Two faculty members will contribute their expertise toward separate Energy Frontier Research Centers (EFRCs) recently funded by the U.S. Department of Energy (DOE). Energy Secretary Steven Chu announced the five-year awards in April. Mechanical Engineering professors Wilson K. S. Chiu and Chih-Jen “Jackie” Sung, both of whom are associated with the newly established Center for Clean Energy Engineering (C2E2), will receive funding to support research efforts in collaboration with the University of South Carolina and Princeton University, respectively. Their efforts reflect a significant focus at UConn on the development of pioneering new, sustainable energy technologies that reduce the nation’s dependence on fossil fuels, reduce carbon emissions and integrate distributed energy technologies.
Dr. Chiu will collaborate with multi-institutional partners, including academic and federal laboratory researchers in the EFRC for Heterogeneous Functional Materials, which received $12.5 million in funding from the U.S. Department of Energy Office of Science. The team’s efforts will be directed by former UConn Engineering professor Dr. Kenneth Reifsnider, who is now director of the Solid Oxide Fuel Cell Program at the University of South Carolina. The researchers will focus on the design and creation of materials essential for energy-related engineering devices such as fuel cells, electrolyzers, electrodes, photovoltaics, combustion devices, fuel-processing devices and functional membranes and coatings, with an emphasis on understanding the nano-structure and functionality of such materials. In approaching this challenge, the collaborators will use science to bridge the gap between multi-scale analysis and nano-synthesis methodologies to create new functional materials.
The project involves multiple thrusts, and Dr. Chiu will coordinate work in the technical thrust area of analysis and simulation to provide the computational framework and numerical tools to enable revolutionary new heterogeneous functional materials. Dr. Chiu, along with other EFRC team members, will first develop the capability to couple models representing disparate length and time scales, to accurately describe the properties of heterogeneous functional materials — from the sub-atomic level up to the macro-level. They will then formulate constitutive relations and governing equations that aptly characterize the properties of these new materials. By combining these modeling and algorithmic tools, the researchers will be able to create new materials at the atomistic level that display predictable, specified functionalities. His efforts will also involve the use of nondestructive X-ray techniques to image and analyze heterogeneous functional material structures at the nano-scale. This work will be vital to the performance validation of new materials. Dr. Chiu remarked, “We are at a point in materials research where state-of-the-art computing capabilities and advanced material fabrication and characterization techniques have the potential to be used together to create new, revolutionary materials with tailored functionality at the nano-scale. I am extremely excited that we will have an opportunity to make this happen.”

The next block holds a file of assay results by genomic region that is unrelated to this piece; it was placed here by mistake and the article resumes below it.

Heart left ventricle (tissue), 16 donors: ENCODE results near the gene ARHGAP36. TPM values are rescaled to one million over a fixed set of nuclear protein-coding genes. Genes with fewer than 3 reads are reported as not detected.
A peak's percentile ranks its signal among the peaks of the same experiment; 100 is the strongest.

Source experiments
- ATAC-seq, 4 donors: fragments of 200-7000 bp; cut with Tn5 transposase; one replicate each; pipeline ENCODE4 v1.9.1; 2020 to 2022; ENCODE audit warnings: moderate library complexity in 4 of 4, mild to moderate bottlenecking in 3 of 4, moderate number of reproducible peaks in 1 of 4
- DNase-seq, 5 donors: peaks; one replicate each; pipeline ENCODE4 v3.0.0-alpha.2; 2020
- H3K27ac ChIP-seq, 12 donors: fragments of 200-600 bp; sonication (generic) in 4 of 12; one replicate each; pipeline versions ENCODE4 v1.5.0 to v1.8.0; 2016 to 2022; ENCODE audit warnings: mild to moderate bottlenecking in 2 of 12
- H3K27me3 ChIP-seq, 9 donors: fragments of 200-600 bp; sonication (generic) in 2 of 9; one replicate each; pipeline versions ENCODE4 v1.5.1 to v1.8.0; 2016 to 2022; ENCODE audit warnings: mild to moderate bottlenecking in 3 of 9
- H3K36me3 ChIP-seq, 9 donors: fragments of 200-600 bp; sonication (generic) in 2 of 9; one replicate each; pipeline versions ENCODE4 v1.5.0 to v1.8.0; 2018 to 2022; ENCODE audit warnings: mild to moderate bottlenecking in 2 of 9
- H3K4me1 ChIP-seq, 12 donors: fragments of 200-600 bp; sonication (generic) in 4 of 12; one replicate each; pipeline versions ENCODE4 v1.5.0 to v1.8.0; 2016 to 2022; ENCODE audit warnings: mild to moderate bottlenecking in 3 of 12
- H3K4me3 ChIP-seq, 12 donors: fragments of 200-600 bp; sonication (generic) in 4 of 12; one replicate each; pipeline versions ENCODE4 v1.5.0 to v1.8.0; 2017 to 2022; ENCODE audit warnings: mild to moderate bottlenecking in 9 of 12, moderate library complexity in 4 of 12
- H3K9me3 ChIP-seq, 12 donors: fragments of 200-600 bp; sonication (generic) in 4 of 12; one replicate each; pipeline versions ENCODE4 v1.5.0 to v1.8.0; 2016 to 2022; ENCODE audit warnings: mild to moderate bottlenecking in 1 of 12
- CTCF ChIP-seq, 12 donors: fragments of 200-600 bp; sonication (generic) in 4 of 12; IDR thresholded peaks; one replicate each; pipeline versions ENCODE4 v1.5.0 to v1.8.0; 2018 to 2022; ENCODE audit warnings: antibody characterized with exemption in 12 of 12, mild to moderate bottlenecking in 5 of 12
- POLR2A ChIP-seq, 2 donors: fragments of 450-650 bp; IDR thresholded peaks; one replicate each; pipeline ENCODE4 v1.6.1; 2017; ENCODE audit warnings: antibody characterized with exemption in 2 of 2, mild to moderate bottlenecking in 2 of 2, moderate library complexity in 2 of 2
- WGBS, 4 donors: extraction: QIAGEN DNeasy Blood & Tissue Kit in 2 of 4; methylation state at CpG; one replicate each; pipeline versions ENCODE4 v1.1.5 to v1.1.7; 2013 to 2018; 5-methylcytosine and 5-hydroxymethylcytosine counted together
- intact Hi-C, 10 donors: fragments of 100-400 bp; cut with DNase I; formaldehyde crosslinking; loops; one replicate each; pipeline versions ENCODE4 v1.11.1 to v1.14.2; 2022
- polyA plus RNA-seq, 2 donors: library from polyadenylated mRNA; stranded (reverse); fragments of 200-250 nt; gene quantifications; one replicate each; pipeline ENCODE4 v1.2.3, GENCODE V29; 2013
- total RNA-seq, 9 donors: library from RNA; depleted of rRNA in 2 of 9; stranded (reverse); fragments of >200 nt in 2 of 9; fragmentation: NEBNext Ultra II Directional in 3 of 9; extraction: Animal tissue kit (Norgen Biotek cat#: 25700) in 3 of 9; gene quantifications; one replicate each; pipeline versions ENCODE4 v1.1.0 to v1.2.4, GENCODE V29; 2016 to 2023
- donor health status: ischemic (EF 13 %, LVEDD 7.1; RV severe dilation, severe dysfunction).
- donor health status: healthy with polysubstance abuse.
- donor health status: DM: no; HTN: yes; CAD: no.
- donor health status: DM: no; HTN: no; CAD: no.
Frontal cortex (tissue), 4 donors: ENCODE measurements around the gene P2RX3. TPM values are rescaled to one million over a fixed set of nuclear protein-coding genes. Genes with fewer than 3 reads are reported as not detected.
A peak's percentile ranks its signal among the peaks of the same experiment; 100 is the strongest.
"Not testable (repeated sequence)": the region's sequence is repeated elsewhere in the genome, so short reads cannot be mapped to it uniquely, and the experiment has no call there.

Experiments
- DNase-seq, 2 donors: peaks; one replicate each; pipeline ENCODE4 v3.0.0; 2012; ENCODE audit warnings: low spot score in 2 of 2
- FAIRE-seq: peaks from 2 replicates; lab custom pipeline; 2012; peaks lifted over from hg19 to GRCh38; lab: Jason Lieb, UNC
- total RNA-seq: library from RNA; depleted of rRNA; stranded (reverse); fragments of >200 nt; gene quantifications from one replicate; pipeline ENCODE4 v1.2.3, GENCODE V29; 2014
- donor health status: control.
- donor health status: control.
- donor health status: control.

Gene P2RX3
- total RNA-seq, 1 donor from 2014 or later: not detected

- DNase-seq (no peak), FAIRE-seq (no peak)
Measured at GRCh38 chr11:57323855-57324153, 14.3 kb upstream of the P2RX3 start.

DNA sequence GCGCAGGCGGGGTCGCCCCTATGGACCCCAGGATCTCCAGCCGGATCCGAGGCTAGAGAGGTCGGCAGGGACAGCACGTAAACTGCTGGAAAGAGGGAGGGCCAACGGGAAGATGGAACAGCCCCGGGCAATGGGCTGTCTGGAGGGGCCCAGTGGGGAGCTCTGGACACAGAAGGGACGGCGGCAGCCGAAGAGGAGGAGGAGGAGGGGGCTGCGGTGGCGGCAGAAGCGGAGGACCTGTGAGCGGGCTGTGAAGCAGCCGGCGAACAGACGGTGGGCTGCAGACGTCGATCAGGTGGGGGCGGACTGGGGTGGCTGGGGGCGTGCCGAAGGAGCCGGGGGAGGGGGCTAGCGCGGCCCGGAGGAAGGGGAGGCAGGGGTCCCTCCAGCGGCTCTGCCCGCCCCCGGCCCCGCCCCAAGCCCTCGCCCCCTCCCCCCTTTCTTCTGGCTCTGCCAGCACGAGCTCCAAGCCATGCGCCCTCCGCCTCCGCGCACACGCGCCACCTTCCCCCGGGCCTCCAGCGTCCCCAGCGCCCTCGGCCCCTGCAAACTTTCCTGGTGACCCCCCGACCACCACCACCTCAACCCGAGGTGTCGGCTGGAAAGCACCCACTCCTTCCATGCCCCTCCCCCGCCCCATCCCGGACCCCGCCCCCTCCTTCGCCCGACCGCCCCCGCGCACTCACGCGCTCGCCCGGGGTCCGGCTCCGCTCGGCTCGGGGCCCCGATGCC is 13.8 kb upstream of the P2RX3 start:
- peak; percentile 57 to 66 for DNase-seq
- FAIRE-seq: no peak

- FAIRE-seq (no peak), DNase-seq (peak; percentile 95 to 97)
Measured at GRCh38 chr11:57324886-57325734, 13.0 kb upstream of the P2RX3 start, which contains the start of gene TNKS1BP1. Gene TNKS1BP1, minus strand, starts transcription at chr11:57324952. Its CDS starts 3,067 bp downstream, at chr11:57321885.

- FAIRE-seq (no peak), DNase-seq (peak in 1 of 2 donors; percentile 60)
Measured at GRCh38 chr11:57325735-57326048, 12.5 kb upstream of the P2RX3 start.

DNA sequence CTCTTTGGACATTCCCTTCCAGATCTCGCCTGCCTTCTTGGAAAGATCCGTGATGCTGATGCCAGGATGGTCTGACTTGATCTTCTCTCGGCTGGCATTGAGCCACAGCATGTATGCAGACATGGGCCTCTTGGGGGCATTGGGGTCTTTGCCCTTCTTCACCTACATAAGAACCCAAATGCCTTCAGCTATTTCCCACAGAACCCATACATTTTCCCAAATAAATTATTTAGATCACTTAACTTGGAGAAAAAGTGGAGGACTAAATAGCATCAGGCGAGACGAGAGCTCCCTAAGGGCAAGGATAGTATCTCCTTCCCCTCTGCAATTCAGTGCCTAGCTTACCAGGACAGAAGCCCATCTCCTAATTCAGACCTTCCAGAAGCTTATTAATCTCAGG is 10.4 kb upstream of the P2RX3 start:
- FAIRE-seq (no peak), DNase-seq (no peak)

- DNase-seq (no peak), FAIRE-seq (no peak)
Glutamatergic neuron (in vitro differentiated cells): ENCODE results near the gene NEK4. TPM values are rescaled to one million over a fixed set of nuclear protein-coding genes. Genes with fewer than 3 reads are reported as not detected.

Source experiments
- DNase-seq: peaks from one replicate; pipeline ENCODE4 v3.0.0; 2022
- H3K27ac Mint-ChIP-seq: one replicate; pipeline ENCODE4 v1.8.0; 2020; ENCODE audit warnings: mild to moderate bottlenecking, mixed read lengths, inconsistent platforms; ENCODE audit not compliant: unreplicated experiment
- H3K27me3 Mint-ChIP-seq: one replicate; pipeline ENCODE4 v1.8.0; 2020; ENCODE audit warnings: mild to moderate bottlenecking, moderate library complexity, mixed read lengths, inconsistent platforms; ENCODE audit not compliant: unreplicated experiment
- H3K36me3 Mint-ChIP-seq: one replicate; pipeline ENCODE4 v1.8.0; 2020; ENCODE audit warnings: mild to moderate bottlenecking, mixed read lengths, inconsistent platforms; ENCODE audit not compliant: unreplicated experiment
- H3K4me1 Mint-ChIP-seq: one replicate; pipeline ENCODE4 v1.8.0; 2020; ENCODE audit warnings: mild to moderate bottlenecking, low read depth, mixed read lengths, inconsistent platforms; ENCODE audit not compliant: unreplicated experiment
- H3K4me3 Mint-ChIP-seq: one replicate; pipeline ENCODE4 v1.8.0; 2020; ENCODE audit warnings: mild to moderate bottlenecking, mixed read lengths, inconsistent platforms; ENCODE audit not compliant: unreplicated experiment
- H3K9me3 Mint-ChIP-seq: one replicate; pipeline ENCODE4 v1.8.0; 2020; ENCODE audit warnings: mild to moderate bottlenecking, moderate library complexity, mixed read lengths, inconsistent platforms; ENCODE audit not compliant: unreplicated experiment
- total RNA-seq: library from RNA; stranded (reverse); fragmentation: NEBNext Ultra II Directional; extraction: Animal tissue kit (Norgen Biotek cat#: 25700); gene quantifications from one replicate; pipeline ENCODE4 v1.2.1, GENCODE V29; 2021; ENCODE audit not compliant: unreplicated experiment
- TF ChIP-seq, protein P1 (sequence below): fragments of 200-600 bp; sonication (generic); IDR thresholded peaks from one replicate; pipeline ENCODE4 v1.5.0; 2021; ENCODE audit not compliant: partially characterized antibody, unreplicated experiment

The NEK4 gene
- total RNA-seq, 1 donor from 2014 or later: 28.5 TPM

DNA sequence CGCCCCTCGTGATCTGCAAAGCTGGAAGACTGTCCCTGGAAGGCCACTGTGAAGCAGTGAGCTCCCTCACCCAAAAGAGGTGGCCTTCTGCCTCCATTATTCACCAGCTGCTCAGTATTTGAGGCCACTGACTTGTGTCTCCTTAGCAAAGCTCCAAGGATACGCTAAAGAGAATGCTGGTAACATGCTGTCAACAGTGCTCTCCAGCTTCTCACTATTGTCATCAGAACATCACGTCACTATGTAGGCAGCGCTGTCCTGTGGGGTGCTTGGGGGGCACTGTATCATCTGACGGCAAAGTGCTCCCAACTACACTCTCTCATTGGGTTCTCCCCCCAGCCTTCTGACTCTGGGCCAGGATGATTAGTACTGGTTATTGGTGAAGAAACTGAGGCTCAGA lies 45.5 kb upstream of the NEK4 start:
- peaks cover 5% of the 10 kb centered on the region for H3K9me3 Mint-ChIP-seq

Dr. Sung, who joined the University of Connecticut in August as a School of Engineering Professor in Sustainable Energy, will contribute toward the EFRC for Combustion Science based at Princeton University under the directorship of Dr. Chung K. Law. The focus of the center, which will receive $20 million, is to develop a suite of predictive combustion modeling capabilities for understanding and optimizing the design and utilization of non-petroleum based, carbon neutral fuels in advanced engines for transportation applications.
Dr. Sung’s efforts will focus on the creation of experimental validation platforms and databases for kinetics, thermochemistry, transport processes, and flame structure through the application of advanced extractive and in situ diagnostic methods. He explained that particular efforts will involve the development of models that accurately and comprehensively depict the reaction mechanisms of next-generation fuels (including those derived from plants and other renewable sources) — an especially challenging task further complicated by the lack of experimental data and accurate characterization of various biofuels. Another facet of the UConn work will involve the development of predictive models for high pressure, low temperature auto-ignition. He remarked that the current state of the art in this area is not particularly advanced, due to the limited number of kinetic schemes found in the literature that address the low-to-intermediate temperature combustion chemistry and the paucity of experimental data. “This task will provide new and extensive experimental data for auto-ignition over wide ranges of physical parameters relevant to practical engine applications, in terms of equivalence ratio, pressure, temperature, and dilution, for each representative component, mixtures of components, and biofuels themselves, by using a rapid compression machine. These new fundamental, high-pressure, auto-ignition data are essential for constructing and validating accurate, comprehensive, detailed kinetic mechanisms, and will help researchers understand combustion processes at elevated pressures, leading to the development of next generation of fuels and engines,” he said.